This series of blogs will try to document the case for "intervention" by Basel Action Network's donors and E-Stewards.  The NGO has lost its way, and is expending more of its firepower on agents of conscience and authors of nuance.

These are in order of scale of importance, but if you are skimming, jump to #7.  I got something new, and if it turns out to be proven, BAN's Board of Directors will need to take action before the feds get involved, and before Jim Puckett starts erasing his emails.

Collateral Damage 1. Modern high tech recycling and refurbishing factories

BAN spokespeople have repeatedly called the best and brightest recyclers and refurbishers "a myth" and have attacked those who represent them as "deniers" and "apologists", and sought amendments to the Basel Convention to make trade with those factories illegal.

Collateral Damage 2. Small scale (Informal) repair and recycling of home generated scrap

BAN has made the "informal sector" a bad word, when the smaller refurbishers are actually the most vulnerable.  Forcing African, Asian and Latin American small scale tech-sector to buy from fewer OECD suppliers creates "back alley" recycling, just as most prohibitions and boycotts do.

Collateral Damage 3.  Reporters and journalists

Reporters and journalists are in a tough spot already, forced to be experts on every environmental and economic and political topic.  Calling themselves a "watchdog", the NGO has gotten extremely false and inflammatory statistics ("80-90% exports are dumped") into USA Today, National Geographic, CNN, BBC, Economist, Al Jazeera, Science Daily, NPR, etc. etc.  The poison circulates from journalist to journalist, diverting attention from real environmental problems (like non-ferrous metal mining).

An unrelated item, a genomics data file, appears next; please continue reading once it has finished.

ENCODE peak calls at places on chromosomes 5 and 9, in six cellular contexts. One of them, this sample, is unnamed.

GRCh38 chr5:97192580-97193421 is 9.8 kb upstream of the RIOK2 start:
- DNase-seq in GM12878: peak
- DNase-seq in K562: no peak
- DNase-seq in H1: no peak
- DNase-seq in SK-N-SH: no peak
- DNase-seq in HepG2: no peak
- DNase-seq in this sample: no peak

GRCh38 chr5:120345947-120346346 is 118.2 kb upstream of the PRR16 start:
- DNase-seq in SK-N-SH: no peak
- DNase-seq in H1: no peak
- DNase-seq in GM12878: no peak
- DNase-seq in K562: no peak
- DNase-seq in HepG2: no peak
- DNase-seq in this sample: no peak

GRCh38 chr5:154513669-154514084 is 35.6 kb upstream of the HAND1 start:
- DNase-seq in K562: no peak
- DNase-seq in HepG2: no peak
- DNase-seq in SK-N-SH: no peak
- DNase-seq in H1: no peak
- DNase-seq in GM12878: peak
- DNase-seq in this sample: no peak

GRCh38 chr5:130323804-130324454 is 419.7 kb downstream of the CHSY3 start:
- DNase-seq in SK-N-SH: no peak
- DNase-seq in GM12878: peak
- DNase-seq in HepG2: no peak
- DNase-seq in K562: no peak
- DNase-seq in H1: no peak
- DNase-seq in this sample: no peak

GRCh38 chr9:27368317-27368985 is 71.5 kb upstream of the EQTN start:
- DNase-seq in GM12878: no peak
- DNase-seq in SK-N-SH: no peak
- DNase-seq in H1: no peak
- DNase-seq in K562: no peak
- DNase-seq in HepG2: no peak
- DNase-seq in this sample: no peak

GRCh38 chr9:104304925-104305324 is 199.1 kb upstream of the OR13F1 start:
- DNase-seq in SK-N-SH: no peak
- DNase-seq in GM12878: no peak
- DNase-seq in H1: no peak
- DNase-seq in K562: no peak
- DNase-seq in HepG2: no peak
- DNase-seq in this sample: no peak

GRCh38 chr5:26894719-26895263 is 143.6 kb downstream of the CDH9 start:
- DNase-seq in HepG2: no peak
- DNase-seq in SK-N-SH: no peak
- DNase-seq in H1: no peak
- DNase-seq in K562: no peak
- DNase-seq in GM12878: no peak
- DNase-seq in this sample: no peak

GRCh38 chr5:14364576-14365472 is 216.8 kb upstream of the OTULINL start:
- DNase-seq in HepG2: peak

Collateral Damage 4. Environmental movement

Ditto.  Well meaning young environmentalists respond to the photos of children at dumps with a passionate indignation, not knowing that the devices they insist on destruction would have been properly repaired and reused, or even properly recycled, by the "others" portrayed as sub-adults.  This "accidental racism" will create cynicism.  (I've been urged not to use the word "hoax" out of fear fellow environmentalists will wind up as collateral damage).

Collateral Damage 5. Interpol, EPA, and Enforcement

A massive waste of resources, "Project Eden" found no Eden in Africa.  It found statistics from World Bank that showed no more illegality or fraud in trade of used electronics than any other trade - until the crackdown.  (Make straw hats illegal and straw hat crime increases).

Collateral Damage 6. Economy (CA SB20)